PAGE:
Parents are urging the council to help make schools smartphone-free.

Residents across Brighton and Hove have started a petition to voice their concerns over the impact the technology is having on teenagers and young children.

In the petition on, parents have submitted a copy of a letter which was sent to Jo Lyons, head of education at Brighton and Hove City Council.

In the letter, parents urge the council to recommend new school guidelines that support reducing phone use among children both inside and outside of school.

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Natalie Dean, who started the petition, wrote: "We propose that the council encourages schools to adopt guidelines recommending that parents delay providing smartphones to their children until they are older and promote the use of basic mobile phones or smartwatches that allow parents to stay in contact with their children without exposing them to the risks associated with smartphones.

"We urge the council alongside this to potentially launch an educational campaign aimed at informing parents about the potential dangers of early smartphone usage.

"This campaign could include arranging workshops, and collaborating with local schools to disseminate this vital information through a variety of channels."

Parents also want the council to provide resources and support to schools so these new guidelines will be implemented effectively.

They also want teachers and staff to undergo training sessions and for parents to be given a platform where they can share their concerns and experiences.

Natalie said: "We believe that with the council's backing, we can foster a community that prioritises the healthy development of our young people and mitigates the risks associated with early smartphone use."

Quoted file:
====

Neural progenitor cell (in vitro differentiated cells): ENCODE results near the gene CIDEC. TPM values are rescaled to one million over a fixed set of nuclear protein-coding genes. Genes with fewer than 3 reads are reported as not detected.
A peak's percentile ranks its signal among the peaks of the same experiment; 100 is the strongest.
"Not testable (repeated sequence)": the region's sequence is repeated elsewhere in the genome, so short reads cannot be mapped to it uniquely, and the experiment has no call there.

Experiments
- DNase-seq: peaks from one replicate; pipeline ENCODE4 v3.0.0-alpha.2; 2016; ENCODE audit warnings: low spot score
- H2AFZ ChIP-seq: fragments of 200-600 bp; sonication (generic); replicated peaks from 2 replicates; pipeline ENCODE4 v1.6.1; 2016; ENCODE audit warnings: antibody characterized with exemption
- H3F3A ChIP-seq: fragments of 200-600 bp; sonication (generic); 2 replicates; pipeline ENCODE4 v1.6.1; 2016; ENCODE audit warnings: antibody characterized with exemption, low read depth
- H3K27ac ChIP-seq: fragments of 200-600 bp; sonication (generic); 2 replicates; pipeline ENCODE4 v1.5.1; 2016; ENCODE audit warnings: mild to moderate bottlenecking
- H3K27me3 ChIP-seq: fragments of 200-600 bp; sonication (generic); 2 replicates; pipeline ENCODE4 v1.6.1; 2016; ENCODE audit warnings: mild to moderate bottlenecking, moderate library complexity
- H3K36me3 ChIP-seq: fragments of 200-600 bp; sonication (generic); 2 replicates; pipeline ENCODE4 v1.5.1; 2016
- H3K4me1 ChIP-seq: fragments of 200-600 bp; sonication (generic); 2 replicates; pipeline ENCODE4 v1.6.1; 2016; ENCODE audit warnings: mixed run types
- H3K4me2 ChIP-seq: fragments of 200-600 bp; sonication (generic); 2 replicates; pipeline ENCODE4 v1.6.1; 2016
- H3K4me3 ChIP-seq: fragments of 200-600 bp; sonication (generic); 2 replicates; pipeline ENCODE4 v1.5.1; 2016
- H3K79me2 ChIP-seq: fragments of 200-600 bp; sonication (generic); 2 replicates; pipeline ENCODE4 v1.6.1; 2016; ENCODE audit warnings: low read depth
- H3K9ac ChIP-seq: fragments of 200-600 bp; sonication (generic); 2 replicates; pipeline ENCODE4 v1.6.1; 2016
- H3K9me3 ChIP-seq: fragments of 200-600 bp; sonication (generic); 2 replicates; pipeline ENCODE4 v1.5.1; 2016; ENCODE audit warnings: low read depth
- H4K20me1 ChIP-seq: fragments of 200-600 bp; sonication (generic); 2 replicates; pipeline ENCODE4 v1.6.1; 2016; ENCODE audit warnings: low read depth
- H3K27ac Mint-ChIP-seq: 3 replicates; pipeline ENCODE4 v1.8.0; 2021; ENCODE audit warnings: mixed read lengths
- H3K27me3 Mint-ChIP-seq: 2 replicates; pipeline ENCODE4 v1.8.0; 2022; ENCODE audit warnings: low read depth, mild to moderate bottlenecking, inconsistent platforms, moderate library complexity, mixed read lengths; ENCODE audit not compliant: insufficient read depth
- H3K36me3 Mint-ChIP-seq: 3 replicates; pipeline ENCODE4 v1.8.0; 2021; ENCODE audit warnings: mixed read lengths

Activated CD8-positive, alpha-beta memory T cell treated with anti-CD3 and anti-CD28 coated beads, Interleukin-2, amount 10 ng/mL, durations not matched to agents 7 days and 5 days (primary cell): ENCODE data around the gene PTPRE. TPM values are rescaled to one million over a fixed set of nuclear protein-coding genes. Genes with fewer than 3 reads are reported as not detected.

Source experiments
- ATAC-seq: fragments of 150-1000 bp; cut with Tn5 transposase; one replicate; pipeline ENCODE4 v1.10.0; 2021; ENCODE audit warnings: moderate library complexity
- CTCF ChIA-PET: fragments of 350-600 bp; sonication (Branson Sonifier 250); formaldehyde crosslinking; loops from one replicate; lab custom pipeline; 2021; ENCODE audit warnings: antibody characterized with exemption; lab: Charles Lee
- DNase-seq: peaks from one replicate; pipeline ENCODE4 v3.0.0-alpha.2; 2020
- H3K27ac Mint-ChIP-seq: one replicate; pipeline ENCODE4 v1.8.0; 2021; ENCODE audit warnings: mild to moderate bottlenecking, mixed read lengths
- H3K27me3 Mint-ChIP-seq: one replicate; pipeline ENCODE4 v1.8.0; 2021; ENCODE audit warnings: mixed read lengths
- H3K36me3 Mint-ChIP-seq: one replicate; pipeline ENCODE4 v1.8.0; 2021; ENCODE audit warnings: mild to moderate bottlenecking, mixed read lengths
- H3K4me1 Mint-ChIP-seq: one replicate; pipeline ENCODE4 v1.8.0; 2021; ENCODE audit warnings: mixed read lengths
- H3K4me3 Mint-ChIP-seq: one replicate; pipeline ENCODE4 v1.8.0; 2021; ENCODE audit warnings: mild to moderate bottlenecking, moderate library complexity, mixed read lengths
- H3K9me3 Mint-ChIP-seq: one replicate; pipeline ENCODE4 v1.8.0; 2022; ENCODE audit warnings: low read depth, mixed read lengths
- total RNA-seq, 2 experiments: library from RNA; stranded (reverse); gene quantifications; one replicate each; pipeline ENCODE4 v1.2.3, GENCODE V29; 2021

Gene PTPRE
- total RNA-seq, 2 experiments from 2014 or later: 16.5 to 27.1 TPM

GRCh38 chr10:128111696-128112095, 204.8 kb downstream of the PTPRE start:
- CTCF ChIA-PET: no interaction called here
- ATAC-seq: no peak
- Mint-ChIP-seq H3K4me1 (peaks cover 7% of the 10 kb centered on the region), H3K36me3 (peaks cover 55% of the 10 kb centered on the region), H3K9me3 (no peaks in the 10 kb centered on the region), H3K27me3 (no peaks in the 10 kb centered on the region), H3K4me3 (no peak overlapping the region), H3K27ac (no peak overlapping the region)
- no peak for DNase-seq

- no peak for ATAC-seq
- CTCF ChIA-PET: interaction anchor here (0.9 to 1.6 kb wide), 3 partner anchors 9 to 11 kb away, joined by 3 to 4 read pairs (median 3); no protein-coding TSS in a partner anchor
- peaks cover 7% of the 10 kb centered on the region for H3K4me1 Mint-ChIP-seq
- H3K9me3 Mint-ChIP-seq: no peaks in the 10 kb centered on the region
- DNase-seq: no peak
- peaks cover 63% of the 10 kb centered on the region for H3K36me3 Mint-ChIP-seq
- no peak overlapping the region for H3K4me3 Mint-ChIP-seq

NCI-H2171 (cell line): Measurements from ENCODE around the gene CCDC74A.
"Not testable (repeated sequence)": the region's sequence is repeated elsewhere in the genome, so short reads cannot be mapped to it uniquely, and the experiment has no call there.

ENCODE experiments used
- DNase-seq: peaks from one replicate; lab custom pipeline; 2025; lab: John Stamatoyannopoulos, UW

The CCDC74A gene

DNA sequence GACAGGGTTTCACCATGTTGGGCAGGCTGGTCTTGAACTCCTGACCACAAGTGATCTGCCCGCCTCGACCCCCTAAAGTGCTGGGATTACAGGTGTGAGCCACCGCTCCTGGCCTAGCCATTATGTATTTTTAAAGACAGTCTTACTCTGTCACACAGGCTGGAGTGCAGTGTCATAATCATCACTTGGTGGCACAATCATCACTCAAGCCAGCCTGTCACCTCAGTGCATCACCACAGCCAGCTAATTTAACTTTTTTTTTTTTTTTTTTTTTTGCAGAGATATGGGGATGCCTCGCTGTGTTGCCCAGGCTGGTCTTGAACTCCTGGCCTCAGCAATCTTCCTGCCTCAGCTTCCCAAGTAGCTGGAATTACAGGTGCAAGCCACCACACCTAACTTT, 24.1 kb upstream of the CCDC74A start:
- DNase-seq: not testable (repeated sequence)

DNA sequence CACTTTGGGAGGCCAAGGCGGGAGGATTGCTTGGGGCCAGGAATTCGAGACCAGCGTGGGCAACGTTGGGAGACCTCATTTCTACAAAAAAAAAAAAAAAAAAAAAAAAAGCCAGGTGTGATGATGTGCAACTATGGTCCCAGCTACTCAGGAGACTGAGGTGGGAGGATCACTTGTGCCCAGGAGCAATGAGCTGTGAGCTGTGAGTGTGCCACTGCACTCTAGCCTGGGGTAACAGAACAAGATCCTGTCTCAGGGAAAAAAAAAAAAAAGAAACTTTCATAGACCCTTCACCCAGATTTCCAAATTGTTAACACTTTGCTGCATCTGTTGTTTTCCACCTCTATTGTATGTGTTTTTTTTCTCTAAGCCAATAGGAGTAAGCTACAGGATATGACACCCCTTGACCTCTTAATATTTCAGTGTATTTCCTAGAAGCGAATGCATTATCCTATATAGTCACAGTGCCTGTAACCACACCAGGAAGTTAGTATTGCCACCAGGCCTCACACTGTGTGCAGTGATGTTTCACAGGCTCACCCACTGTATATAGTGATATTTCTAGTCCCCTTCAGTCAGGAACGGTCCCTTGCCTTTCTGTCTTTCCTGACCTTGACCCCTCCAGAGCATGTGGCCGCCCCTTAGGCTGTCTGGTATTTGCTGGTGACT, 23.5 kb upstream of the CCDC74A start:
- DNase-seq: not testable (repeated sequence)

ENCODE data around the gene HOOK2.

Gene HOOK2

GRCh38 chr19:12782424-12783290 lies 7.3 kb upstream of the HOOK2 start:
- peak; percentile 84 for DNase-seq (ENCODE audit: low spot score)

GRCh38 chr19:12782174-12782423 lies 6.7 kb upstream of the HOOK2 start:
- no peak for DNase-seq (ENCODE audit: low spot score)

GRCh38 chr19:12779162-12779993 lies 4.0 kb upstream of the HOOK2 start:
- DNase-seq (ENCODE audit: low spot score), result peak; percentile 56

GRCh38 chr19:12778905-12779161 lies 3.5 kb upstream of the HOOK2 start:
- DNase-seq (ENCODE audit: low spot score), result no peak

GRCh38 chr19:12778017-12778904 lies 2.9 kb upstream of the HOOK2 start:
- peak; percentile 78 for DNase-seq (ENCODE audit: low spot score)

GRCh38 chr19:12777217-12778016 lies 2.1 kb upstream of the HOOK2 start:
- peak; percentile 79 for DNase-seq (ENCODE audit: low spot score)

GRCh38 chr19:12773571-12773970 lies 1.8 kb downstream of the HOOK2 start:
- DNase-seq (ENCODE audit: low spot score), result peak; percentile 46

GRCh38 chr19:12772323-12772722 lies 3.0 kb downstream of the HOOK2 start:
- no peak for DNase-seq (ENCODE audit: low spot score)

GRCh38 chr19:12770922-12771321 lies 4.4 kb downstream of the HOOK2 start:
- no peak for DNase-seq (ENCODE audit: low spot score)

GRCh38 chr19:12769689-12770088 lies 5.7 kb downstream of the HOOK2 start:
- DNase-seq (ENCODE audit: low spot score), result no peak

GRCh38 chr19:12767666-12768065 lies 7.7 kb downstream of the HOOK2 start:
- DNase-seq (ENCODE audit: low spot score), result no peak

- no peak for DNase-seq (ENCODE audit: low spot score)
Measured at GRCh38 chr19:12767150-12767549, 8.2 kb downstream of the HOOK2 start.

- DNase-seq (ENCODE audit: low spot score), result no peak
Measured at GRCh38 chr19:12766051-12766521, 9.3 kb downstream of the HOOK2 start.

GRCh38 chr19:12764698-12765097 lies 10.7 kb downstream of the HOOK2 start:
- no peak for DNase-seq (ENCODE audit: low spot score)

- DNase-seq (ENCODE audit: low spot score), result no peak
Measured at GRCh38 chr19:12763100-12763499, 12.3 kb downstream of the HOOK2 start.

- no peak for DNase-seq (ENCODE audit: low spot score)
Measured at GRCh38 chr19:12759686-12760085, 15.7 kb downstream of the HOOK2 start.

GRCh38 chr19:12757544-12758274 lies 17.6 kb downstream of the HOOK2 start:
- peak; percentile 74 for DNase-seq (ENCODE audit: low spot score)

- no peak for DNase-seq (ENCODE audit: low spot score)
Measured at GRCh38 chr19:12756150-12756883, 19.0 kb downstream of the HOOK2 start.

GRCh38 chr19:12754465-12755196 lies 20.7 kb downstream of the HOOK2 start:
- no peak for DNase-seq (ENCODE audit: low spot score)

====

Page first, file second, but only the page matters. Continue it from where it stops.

The petition received almost 1,000 signatures within 24 hours.

The petition can be found at

One supporter, Deirdre Forrest, said: "As a teacher of 25 years l have found the smartphone a great distraction in a classroom. 

"The power and impact of social media over their lives and access to disturbing sites that can negatively influence young minds is too easily accessible and potentially damaging to development."

Another supporter Rebecca Fisher said: "Smart phones are not only very addictive and distracting but they are seen as a status symbol amongst teens and can cause a lot of anxiety for young people and families that cannot afford the latest iPhone."

A spokesman for Brighton and Hove City Council said: “We are on hand to offer support and guidance to our local school community in a range of areas, but a decision on smartphone use in schools is currently up to individual schools, their headteacher, leadership teams, and governors.

“Each school provides parents and guardians with guidance on smartphone use during the school day, taking into account a range of different factors.

“As a local authority we take the wellbeing of young people in the city very seriously and earlier this year agreed £200,000 in funding for a new programme providing in-school mental health support to young people.”